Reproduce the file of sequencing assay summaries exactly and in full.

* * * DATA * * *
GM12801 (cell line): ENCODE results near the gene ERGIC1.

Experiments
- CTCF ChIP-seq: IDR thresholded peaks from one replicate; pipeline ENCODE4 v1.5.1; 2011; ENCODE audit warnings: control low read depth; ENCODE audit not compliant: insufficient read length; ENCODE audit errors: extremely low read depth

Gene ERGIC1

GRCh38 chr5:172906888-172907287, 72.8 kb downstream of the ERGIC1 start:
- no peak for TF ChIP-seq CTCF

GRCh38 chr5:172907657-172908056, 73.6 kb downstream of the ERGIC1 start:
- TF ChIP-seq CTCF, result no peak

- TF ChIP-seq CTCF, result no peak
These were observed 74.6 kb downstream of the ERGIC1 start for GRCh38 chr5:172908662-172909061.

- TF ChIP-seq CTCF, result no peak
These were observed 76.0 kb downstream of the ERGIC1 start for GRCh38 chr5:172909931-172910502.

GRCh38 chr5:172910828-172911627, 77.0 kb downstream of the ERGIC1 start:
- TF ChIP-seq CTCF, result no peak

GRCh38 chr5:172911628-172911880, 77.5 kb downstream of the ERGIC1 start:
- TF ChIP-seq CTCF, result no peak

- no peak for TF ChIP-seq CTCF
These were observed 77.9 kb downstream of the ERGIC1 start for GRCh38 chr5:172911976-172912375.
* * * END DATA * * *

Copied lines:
GM12801 (cell line): ENCODE results near the gene ERGIC1.

Experiments
- CTCF ChIP-seq: IDR thresholded peaks from one replicate; pipeline ENCODE4 v1.5.1; 2011; ENCODE audit warnings: control low read depth; ENCODE audit not compliant: insufficient read length; ENCODE audit errors: extremely low read depth

Gene ERGIC1

GRCh38 chr5:172906888-172907287, 72.8 kb downstream of the ERGIC1 start:
- no peak for TF ChIP-seq CTCF

GRCh38 chr5:172907657-172908056, 73.6 kb downstream of the ERGIC1 start:
- TF ChIP-seq CTCF, result no peak

- TF ChIP-seq CTCF, result no peak
These were observed 74.6 kb downstream of the ERGIC1 start for GRCh38 chr5:172908662-172909061.

- TF ChIP-seq CTCF, result no peak
These were observed 76.0 kb downstream of the ERGIC1 start for GRCh38 chr5:172909931-172910502.

GRCh38 chr5:172910828-172911627, 77.0 kb downstream of the ERGIC1 start:
- TF ChIP-seq CTCF, result no peak

GRCh38 chr5:172911628-172911880, 77.5 kb downstream of the ERGIC1 start:
- TF ChIP-seq CTCF, result no peak

- no peak for TF ChIP-seq CTCF
These were observed 77.9 kb downstream of the ERGIC1 start for GRCh38 chr5:172911976-172912375.